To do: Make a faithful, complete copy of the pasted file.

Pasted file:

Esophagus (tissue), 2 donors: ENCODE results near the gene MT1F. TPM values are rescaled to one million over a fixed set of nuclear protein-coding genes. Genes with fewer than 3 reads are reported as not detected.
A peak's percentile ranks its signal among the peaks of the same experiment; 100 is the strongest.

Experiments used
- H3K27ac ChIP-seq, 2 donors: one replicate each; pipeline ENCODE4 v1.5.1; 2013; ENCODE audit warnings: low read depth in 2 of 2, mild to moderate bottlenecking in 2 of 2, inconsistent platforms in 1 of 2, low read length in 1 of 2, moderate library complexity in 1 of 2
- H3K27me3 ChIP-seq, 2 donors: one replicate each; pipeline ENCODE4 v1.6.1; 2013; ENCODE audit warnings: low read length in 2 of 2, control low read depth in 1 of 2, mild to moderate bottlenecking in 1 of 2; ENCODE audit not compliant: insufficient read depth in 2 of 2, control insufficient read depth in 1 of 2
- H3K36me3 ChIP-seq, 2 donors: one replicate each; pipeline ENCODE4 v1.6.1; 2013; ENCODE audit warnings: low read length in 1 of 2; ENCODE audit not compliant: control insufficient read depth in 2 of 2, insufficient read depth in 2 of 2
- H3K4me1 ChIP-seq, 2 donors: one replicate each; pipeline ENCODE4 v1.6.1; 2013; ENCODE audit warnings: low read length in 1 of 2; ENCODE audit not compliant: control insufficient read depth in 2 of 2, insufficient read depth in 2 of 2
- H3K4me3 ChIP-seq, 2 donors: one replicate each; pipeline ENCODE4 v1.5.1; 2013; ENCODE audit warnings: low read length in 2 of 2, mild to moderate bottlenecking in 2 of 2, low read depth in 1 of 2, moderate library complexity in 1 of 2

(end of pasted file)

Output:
Esophagus (tissue), 2 donors: ENCODE results near the gene MT1F. TPM values are rescaled to one million over a fixed set of nuclear protein-coding genes. Genes with fewer than 3 reads are reported as not detected.
A peak's percentile ranks its signal among the peaks of the same experiment; 100 is the strongest.

Experiments used
- H3K27ac ChIP-seq, 2 donors: one replicate each; pipeline ENCODE4 v1.5.1; 2013; ENCODE audit warnings: low read depth in 2 of 2, mild to moderate bottlenecking in 2 of 2, inconsistent platforms in 1 of 2, low read length in 1 of 2, moderate library complexity in 1 of 2
- H3K27me3 ChIP-seq, 2 donors: one replicate each; pipeline ENCODE4 v1.6.1; 2013; ENCODE audit warnings: low read length in 2 of 2, control low read depth in 1 of 2, mild to moderate bottlenecking in 1 of 2; ENCODE audit not compliant: insufficient read depth in 2 of 2, control insufficient read depth in 1 of 2
- H3K36me3 ChIP-seq, 2 donors: one replicate each; pipeline ENCODE4 v1.6.1; 2013; ENCODE audit warnings: low read length in 1 of 2; ENCODE audit not compliant: control insufficient read depth in 2 of 2, insufficient read depth in 2 of 2
- H3K4me1 ChIP-seq, 2 donors: one replicate each; pipeline ENCODE4 v1.6.1; 2013; ENCODE audit warnings: low read length in 1 of 2; ENCODE audit not compliant: control insufficient read depth in 2 of 2, insufficient read depth in 2 of 2
- H3K4me3 ChIP-seq, 2 donors: one replicate each; pipeline ENCODE4 v1.5.1; 2013; ENCODE audit warnings: low read length in 2 of 2, mild to moderate bottlenecking in 2 of 2, low read depth in 1 of 2, moderate library complexity in 1 of 2